Sex in history, by Gordan Rattray Taylor

After the first World War, these laws were given still further application by extending the notion of publication to include the lending of books by one private individual to another and even the submission of a manuscript to a printer. Thus in 1932 a sentence of six months’ imprisonment was imposed on a man who submitted to a printer a translation of poems by Rabelais and Verlaine. (47) Then in 1935 they were extended to include scientific works, hitherto regarded as privileged. Fines were imposed on the publisher of Edward Charles’s The Sexual Impulse; more than twenty persons of public repute, including Professors Malinowski and Flugel, were prepared to appear in court to state that the book was a scientific work. It must be borne in mind that among the works which have been adjudged pornographic in recent years are not only Rabelais and Pierre Louys, but works of value to scholars such as Sinistrari’s great treatise on witchcraft, the whole of the twelfth book of the Greek anthology, Lucian’s Dialogi Meretricii and even a mediaeval mystery play, Ludus Coventriae A. On one occasion the police attempted to seize and destroy copies of Plato’s Symposium, and only abandoned their intention of prosecuting when advised that they would make themselves ridiculous.

This really quite astonishing state of affairs can be explained, I think, by the fact that patrists tend to seek positions of authority; as a result, certain professions, such as the police and the judiciary, remain unmitigatedly patrist even in a non-patrist age. We must never forget that representatives of the unfashionable modes continue to be produced and to maintain minority points of view. Thus in 1935 a Public Morality Council was set up which exactly paralleled the reform societies of the eighteenth century. Such bodies are helped by the English preference for letting obsolete statutes fall into disuse rather than remove them from the statute book: reformist societies have found that their best course is to insist on the rigorous application of statutes which are frequently many centuries old. The Lord’s Day Observance Society continues the seventeenth century Puritan policy of enforcing ancient laws against Sunday recreation, and in children’s playgrounds the swings and see-saws are still padlocked at weekends. Every week, the National Vigilance Association informs the police of cases of homosexuality, books which it deems obscene, and other matters. Only when these activities threaten powerful business interests is serious opposition offered. Thus, when Sunday observance laws were invoked against Sunday film performances, an even older statute was found excepting films from these laws.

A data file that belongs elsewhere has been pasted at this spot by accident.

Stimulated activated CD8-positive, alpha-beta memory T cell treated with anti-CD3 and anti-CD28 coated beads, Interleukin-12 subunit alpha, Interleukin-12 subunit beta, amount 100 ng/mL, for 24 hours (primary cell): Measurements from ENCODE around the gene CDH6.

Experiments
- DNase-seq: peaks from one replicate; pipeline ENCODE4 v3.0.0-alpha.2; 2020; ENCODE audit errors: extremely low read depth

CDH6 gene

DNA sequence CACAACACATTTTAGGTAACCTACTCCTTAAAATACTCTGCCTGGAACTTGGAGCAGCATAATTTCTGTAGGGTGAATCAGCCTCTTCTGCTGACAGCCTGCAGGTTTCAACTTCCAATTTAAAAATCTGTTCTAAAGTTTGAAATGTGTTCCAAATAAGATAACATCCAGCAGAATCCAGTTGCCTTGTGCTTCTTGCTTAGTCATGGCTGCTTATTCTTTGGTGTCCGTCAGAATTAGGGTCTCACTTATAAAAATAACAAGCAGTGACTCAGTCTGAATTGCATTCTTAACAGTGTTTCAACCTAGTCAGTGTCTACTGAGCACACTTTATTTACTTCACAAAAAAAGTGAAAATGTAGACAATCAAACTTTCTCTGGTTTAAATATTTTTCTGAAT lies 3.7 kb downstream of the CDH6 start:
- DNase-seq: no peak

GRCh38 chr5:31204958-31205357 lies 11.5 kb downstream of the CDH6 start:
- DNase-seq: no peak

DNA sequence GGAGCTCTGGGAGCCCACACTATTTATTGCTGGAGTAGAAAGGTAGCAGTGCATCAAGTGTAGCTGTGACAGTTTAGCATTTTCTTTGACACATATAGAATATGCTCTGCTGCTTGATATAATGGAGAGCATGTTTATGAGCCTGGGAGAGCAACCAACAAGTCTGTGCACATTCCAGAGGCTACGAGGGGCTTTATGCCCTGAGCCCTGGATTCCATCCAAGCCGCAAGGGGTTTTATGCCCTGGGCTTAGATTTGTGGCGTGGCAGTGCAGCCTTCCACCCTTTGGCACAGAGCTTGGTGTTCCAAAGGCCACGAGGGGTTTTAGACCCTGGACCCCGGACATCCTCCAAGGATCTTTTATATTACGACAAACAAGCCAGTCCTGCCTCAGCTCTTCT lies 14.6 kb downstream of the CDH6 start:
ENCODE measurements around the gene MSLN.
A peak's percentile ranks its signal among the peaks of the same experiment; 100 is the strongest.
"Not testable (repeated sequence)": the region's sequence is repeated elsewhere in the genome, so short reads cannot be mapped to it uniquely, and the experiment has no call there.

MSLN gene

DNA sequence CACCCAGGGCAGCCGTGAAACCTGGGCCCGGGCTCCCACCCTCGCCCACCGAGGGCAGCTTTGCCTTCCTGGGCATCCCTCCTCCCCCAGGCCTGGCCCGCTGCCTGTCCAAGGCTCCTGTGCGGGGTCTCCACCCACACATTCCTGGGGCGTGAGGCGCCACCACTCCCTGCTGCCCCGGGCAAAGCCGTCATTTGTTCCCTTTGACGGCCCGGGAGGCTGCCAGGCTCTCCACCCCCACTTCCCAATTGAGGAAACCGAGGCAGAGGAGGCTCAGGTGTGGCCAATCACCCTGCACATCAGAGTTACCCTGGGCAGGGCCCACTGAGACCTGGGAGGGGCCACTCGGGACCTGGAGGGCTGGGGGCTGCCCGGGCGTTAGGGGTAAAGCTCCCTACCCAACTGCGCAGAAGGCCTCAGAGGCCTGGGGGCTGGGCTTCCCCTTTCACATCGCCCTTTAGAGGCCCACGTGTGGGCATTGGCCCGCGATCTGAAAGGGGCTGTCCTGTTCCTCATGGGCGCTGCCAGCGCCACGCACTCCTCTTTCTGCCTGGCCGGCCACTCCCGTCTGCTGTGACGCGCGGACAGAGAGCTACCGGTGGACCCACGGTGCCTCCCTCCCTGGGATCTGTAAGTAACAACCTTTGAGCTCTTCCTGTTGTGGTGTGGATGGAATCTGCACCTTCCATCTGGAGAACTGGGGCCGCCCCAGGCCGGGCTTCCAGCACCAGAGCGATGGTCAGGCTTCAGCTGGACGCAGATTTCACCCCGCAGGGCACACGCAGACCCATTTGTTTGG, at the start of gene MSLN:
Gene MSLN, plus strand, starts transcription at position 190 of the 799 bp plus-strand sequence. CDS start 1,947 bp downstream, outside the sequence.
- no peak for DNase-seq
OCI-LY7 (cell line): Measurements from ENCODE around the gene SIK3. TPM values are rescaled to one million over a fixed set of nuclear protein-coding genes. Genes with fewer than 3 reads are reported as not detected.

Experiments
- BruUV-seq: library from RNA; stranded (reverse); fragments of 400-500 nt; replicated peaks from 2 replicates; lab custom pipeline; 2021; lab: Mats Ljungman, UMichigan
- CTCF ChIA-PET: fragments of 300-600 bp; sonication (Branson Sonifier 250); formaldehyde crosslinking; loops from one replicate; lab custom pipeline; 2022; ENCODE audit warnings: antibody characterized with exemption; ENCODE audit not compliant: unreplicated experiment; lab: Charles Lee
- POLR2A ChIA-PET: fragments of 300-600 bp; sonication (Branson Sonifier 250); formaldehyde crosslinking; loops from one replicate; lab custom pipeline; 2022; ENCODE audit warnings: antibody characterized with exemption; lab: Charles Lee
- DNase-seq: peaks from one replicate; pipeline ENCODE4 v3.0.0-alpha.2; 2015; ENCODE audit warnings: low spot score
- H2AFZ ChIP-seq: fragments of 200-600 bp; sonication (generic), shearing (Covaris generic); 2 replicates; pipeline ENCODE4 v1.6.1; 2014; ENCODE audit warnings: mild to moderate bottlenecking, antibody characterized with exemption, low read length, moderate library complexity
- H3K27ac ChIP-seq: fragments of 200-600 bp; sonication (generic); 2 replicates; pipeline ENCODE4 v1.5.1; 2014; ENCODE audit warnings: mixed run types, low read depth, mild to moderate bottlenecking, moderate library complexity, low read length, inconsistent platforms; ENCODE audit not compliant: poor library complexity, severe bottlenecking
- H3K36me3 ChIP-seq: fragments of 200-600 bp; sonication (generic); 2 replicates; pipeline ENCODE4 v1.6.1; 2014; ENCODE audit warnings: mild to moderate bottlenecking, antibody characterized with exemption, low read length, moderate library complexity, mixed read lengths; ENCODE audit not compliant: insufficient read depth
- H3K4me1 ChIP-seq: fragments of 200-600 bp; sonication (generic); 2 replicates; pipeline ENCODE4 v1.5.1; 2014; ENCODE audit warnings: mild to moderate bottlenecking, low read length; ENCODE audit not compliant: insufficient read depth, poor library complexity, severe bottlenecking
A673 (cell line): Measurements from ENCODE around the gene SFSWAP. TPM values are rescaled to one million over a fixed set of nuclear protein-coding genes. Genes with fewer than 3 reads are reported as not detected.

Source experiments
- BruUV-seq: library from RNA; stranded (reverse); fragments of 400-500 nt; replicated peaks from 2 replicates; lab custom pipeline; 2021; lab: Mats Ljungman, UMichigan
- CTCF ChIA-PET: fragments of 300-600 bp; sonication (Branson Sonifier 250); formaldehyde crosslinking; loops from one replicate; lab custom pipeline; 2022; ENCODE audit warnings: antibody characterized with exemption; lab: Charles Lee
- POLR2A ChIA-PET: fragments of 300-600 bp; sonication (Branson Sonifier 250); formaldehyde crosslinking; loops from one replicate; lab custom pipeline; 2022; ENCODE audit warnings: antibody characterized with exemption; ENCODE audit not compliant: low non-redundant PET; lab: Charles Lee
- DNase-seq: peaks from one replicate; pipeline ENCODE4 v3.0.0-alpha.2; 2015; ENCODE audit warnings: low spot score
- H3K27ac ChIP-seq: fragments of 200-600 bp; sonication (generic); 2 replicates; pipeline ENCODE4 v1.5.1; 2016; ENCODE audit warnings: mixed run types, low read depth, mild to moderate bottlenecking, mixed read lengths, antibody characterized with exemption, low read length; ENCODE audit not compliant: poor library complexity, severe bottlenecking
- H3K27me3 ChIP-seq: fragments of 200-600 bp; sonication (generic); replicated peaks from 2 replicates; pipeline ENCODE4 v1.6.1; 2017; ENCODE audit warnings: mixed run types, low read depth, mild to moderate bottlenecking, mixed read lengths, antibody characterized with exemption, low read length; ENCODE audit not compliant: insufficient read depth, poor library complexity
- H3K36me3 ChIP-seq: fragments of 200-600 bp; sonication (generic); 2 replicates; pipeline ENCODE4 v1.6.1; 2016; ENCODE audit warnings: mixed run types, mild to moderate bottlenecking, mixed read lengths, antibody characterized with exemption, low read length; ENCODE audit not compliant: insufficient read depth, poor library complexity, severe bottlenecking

The strength with which the patrist outlook persists in police and legal circles may also be noted in the way in which laws, originally intended for some other purpose, are invoked to punish sexual offences. A few days before I wrote these lines, actions were brought under the Aliens Order against two unmarried women (not aliens) who had spent the night at an hotel with two American soldiers, registering as married women: they were committed to prison. A few days later, a firm which had allowed a boy to carry naphtha in open buckets, which led to an explosion in which he was killed, was fined £10. It would seem that the attitude of mind which, in the Middle Ages, regarded fornication as a more serious crime than manslaughter, still finds echoes today.

But the past influences us in a more far-reaching way through our basic assumptions, which change very slowly and almost unnoticeably. The best example of this is perhaps the assumption of monogamous marriage, which has become so much a part of our thinking that to challenge it does not come in question. So much so, that we fondly suppose it always to have been the custom, and think of it as something especially endorsed by the Christian religion. Yet, as we have seen, this is by no means the case. It has taken about a thousand years to embed this assumption in our thinking, and no doubt a thousand years from now it will have vanished again. The idea may be shocking, but the delightful illusion that social change culminates in us can no longer be sustained.